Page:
1Call2Build—Our Blog

Here are some thoughts and insight on our business and the construction industry in general. We update our blog regularly to keep you informed and entertained.

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June 26, 2020

Why should I start planning my Spring 2021 building project now, and what goes into creating an initial cost estimate?

Jim Olson, AIA, NCARB
Director of Business Development-Southern Wisconsin

Spring and summer are peak seasons in the construction industry for good reason: The weather is generally nice, so you don’t have to worry about construction delays or added costs due to winter conditions. The same can’t be said for winter projects, especially in the Midwest, where weather can negatively impact construction progress.

There are many i’s to dot and t’s to cross before a commercial construction project can get off the ground. Generally speaking, it can take 3-6 months (or more) until your project is shovel ready. There are the obvious decisions to make: building function, size, design, location. Then there are factors to consider, like zoning approvals, permits, financing, and other items from outside agencies.

If you are considering constructing a new facility, adding to an existing building, or renovating an existing space next spring to take advantage of prime building conditions, now is a great time to get the ball rolling on those plans.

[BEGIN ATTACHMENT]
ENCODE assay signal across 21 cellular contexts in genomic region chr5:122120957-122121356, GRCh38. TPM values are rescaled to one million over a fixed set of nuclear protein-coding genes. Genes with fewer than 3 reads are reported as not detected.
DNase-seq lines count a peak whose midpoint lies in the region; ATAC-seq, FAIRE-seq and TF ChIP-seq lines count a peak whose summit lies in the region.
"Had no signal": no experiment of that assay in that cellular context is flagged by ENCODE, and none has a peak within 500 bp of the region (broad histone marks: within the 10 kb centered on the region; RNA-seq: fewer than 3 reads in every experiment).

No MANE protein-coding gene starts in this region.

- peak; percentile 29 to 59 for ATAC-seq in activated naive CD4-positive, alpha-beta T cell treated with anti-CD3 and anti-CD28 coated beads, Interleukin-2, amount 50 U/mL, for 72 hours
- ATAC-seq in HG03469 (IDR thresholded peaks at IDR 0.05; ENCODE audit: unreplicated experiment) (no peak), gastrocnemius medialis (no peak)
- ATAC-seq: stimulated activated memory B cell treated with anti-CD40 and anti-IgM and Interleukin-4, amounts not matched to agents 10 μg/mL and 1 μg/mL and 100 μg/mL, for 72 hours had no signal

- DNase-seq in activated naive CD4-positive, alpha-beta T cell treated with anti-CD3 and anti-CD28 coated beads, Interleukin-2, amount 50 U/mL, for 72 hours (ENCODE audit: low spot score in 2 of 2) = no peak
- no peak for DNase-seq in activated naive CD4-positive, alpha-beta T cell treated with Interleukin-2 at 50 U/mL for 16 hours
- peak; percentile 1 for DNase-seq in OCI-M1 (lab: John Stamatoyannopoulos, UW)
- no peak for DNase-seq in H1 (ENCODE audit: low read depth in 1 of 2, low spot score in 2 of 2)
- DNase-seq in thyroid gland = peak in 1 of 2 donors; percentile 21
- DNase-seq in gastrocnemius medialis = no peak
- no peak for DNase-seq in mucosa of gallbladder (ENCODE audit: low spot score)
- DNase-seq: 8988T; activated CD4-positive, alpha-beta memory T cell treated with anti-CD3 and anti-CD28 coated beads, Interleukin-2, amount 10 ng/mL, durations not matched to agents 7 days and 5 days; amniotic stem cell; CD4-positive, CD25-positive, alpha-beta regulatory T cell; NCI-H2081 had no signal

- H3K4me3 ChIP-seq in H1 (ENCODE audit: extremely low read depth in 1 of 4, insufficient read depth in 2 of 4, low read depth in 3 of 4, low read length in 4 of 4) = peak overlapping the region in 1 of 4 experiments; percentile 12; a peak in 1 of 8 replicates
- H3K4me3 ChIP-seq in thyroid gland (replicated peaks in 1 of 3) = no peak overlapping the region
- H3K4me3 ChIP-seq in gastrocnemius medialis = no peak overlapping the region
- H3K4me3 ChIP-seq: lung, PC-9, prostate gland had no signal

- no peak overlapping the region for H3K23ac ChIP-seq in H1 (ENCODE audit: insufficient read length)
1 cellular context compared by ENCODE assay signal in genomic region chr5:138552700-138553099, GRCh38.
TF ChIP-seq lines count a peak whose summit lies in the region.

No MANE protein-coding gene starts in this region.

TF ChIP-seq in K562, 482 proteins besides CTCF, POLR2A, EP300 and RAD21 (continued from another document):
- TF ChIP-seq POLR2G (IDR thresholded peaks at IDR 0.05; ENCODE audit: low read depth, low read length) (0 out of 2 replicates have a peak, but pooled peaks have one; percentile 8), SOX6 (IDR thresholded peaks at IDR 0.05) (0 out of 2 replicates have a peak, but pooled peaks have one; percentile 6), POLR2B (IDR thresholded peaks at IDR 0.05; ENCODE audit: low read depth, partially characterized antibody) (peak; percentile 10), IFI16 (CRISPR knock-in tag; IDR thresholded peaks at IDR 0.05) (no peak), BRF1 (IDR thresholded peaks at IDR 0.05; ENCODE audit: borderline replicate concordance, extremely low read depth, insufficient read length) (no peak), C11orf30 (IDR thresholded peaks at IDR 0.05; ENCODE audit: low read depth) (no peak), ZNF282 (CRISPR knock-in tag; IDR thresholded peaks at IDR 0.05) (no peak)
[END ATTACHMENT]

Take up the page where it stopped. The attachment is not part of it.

Pre-Construction Planning is Key
The pre-construction phase is perhaps the most important stage in any building process. That’s because 90% of a project’s success is determined in the first 10% of its timeline.

The key elements to the pre-construction phase include:
• Defining the objectives of the project
• Detailing the scope of the project (describing the work to be done)
• Setting the budget to allow for cost estimating and value optimization
• Setting the schedule
• Initial schematic design
• Construction site analysis
• Materials procurement management
• Acquiring proper approvals (zoning, building permits, etc.)

Clear and collaborative communications is essential during this phase. Setting clear expectations through schedules, responsibility matrices, and cost control measures provide you with the cost, time, and quality information needed to make the best decisions for your project.